TOPSHAM — A 5 cent fee on single-use shopping bags and a ban on the use of polystyrene foam containers will take effect May 8.
Both ordinance changes were approved by referendum last November.
The ban on polystyrene foam containers blocks those typically used to serve or sell food. The retail sale of foam food or beverage containers will also be prohibited, according to an April 6 town news release.
“Existing businesses will be given a reasonable period of time to fully use existing stocks of polystyrene foam food and beverage containers on a case-by-case basis, based on unique situations,” the release said. “Items that arrive to the retail facility in a polystyrene container are exempt from these regulations, provided they were packaged outside of Topsham.”
Businesses such as grocery stores, convenience stores and restaurants, and town offices and departments, will be affected by the new rule.
The bag fee applies to stores that now offer customers single-use paper or plastic bags at no charge. Customers who want those bags will be charged 5 cents for each one. People who bring their own bags will not be charged.
The new rule will not apply to restaurants, but will affect stores whose food items make up more than 2 percent of their total sales.
The ordinances can be read at topshammaine.com. Those with questions can reach Codes Enforcement Officer Tom Lister at 725-1723, or Town Manager Rich Roedner at 725-5821.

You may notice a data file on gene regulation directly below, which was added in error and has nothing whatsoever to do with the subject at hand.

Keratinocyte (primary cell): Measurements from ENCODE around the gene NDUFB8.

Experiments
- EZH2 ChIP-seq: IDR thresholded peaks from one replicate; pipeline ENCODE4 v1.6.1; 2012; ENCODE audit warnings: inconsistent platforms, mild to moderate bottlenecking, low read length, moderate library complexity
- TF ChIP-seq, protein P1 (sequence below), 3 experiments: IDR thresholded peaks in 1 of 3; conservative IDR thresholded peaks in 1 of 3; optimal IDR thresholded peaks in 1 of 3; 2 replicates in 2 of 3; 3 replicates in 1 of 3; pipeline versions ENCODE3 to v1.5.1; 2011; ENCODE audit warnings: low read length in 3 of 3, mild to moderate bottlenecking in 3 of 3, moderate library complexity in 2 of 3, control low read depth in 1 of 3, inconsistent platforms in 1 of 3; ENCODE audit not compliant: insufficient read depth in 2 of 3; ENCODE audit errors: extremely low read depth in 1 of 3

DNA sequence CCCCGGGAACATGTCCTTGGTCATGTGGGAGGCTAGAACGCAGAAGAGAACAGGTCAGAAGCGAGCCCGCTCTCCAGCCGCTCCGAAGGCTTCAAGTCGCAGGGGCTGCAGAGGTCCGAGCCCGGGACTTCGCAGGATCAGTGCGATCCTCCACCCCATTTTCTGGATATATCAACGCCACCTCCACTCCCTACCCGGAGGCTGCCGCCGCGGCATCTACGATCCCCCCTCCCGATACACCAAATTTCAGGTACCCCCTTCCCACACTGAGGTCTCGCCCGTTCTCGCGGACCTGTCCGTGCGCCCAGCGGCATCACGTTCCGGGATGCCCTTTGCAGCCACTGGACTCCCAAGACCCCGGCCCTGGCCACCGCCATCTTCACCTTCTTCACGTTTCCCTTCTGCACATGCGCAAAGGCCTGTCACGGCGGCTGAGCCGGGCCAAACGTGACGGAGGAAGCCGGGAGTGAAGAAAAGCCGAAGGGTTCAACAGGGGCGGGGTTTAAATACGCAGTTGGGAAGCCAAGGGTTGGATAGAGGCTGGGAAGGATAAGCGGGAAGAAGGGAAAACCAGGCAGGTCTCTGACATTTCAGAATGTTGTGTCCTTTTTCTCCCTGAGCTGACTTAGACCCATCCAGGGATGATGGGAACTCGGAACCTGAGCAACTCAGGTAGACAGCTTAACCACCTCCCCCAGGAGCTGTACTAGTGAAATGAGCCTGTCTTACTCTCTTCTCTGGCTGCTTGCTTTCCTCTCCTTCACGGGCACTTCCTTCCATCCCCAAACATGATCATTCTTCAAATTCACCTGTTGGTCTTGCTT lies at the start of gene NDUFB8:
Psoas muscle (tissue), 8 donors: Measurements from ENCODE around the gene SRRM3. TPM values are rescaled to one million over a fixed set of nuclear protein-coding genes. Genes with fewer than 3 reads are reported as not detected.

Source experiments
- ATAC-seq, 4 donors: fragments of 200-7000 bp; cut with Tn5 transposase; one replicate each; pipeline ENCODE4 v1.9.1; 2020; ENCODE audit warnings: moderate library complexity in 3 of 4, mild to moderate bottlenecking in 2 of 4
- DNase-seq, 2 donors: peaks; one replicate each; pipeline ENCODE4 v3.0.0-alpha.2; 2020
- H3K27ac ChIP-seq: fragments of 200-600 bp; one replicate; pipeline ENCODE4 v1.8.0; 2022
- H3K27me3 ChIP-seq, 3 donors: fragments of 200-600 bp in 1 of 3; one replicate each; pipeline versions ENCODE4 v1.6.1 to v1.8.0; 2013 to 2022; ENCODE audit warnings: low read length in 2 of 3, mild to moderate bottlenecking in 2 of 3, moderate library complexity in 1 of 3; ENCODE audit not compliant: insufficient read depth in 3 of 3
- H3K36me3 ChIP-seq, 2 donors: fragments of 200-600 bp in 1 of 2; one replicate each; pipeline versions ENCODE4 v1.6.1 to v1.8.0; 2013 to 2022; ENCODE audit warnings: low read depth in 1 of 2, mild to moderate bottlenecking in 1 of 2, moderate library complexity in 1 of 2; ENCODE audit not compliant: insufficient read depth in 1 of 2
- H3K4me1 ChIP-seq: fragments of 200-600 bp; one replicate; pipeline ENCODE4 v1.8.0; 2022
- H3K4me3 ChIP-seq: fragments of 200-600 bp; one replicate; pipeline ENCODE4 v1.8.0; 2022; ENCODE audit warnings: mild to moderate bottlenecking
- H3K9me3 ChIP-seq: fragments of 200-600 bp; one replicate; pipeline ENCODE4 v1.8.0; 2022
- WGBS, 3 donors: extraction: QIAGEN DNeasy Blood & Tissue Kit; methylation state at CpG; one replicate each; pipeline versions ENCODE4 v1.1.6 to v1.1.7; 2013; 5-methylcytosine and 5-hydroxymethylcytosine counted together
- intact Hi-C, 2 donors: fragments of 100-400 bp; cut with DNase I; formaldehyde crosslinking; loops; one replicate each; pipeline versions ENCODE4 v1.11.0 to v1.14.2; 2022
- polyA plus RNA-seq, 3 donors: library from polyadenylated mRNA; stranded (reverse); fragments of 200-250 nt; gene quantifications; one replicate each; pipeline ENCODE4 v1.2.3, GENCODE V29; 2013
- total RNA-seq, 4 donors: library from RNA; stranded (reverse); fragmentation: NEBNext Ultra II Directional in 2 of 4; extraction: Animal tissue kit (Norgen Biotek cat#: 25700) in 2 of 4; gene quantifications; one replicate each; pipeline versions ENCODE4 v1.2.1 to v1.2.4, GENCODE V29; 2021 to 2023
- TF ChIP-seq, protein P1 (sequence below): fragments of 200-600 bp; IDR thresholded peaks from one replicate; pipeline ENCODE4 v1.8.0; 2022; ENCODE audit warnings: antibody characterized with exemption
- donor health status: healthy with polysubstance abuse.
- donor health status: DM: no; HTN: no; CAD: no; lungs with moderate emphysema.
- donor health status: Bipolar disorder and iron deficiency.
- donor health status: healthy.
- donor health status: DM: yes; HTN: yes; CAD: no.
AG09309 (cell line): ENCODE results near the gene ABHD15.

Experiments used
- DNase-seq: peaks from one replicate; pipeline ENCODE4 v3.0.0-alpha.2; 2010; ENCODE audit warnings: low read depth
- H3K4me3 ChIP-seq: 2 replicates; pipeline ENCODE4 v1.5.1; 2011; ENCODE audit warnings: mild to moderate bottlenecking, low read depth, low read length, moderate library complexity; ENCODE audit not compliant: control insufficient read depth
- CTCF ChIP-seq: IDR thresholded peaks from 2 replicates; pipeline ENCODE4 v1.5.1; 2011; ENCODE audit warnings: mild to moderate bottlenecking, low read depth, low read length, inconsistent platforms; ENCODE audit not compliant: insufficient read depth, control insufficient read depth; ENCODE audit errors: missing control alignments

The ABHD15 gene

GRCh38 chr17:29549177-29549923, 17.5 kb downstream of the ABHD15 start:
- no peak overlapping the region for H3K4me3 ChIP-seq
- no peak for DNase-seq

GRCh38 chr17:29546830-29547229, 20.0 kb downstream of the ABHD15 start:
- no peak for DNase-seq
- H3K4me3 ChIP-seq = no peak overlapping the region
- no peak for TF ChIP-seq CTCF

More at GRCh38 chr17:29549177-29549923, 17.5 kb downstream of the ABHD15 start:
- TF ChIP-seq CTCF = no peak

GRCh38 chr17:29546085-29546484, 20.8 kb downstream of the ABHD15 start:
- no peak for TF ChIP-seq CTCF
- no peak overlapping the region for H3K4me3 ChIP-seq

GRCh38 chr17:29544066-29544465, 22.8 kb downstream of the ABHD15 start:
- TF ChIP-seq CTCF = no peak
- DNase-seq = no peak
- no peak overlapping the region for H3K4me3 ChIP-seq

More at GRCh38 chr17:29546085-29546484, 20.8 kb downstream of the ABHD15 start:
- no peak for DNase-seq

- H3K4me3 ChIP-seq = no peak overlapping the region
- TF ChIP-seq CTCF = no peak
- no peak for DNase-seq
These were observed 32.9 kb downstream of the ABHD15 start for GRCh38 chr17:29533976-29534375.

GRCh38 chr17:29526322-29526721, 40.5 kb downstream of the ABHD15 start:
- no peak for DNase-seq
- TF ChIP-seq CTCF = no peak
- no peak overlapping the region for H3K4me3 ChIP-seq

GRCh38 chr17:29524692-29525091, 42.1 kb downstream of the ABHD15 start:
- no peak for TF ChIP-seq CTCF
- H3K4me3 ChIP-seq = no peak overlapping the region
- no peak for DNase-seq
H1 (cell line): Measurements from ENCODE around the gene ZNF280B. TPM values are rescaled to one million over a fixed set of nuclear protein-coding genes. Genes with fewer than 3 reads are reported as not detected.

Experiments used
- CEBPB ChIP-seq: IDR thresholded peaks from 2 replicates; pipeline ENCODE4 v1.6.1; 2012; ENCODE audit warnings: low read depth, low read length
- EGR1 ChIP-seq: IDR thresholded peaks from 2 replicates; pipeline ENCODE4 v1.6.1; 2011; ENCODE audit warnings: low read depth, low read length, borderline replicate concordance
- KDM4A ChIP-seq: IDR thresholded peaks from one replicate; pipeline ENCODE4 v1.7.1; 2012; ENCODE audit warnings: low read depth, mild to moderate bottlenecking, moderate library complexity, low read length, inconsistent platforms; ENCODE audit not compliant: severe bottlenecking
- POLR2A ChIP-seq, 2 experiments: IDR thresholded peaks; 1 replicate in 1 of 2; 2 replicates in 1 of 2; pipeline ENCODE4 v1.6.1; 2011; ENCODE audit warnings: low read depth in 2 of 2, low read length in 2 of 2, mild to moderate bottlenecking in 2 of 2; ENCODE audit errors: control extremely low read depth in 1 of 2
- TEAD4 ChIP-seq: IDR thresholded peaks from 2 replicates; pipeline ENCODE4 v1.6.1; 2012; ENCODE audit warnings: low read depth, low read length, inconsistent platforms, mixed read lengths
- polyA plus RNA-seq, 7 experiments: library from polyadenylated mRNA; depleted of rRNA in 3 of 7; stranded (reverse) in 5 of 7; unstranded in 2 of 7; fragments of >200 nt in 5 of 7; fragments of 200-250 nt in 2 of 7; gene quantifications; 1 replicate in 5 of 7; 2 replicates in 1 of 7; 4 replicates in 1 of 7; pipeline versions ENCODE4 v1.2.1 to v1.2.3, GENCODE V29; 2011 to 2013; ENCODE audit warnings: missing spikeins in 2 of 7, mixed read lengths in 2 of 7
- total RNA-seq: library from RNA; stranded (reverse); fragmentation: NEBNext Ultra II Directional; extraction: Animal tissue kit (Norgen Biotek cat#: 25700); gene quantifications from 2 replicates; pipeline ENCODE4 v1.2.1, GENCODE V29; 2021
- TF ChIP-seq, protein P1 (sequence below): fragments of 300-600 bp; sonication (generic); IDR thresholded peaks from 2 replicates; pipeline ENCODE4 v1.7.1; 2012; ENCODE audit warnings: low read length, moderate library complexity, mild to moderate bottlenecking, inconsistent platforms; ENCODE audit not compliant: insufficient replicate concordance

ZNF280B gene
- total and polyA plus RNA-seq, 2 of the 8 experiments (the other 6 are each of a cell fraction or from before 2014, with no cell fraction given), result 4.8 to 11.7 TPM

A successful citizen petition drive by the Bring Your Own Bag Midcoast group, which has raised awareness of both issues in Topsham and Brunswick, put the bag fee and foam container bans on last year’s ballot.
Both products often end up as litter, the group has stated. Bags are recycled at a low rate in Maine, while foam containers are not recycled at all, according to the group, which has noted that there are alternatives at competitive costs.
The bag fee passed 3,062 to 2,876; the foam ban was approved 3,928 to 1,989. A six-month delay was allowed for implementation, Roedner said last week.
Virginia Moler of Bath unloads groceries purchased at the Hannaford supermarket in Topsham. A 5 cent fee for plastic shopping bags at grocery stores, and a ban on food containers made of polystyrene foam, take effect next month.